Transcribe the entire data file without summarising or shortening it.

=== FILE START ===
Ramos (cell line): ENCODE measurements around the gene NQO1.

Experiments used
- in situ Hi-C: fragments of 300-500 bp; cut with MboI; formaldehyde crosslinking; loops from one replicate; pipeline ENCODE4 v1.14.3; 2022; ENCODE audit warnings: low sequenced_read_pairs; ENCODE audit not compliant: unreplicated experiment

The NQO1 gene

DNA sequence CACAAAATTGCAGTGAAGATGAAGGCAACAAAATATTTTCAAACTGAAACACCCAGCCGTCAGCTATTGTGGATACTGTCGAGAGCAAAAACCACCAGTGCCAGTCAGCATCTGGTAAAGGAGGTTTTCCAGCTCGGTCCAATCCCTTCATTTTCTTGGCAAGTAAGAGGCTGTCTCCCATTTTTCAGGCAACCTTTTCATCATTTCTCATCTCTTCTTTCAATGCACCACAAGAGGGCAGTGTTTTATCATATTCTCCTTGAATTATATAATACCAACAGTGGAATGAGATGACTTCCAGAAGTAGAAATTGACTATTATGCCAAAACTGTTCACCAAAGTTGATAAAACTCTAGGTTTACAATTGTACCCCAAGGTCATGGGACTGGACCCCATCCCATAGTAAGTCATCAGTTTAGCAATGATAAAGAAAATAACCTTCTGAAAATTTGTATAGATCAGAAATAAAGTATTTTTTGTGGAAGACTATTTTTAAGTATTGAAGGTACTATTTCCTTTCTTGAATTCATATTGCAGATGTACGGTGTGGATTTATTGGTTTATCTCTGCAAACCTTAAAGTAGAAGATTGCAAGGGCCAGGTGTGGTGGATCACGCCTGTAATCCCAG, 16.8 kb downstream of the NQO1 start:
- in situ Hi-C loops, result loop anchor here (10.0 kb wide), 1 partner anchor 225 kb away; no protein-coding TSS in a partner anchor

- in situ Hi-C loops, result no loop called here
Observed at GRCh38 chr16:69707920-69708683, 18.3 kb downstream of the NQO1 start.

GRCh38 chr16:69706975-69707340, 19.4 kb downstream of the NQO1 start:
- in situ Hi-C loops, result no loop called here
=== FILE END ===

Ramos (cell line): ENCODE measurements around the gene NQO1.

Experiments used
- in situ Hi-C: fragments of 300-500 bp; cut with MboI; formaldehyde crosslinking; loops from one replicate; pipeline ENCODE4 v1.14.3; 2022; ENCODE audit warnings: low sequenced_read_pairs; ENCODE audit not compliant: unreplicated experiment

The NQO1 gene

DNA sequence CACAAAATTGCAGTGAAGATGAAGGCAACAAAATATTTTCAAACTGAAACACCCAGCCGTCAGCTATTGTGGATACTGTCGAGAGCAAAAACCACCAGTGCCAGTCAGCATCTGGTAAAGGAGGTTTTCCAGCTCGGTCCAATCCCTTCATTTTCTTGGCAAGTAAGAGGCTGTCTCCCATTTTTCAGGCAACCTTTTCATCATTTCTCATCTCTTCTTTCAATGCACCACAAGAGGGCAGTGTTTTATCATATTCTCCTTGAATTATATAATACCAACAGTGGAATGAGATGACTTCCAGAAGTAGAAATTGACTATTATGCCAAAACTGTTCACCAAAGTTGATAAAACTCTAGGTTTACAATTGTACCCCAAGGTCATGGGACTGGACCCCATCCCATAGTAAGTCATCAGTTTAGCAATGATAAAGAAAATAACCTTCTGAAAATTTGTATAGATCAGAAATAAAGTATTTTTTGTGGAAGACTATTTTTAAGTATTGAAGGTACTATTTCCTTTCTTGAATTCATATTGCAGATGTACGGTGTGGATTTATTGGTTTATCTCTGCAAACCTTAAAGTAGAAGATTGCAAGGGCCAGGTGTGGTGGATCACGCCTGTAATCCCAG, 16.8 kb downstream of the NQO1 start:
- in situ Hi-C loops, result loop anchor here (10.0 kb wide), 1 partner anchor 225 kb away; no protein-coding TSS in a partner anchor

- in situ Hi-C loops, result no loop called here
Observed at GRCh38 chr16:69707920-69708683, 18.3 kb downstream of the NQO1 start.

GRCh38 chr16:69706975-69707340, 19.4 kb downstream of the NQO1 start:
- in situ Hi-C loops, result no loop called here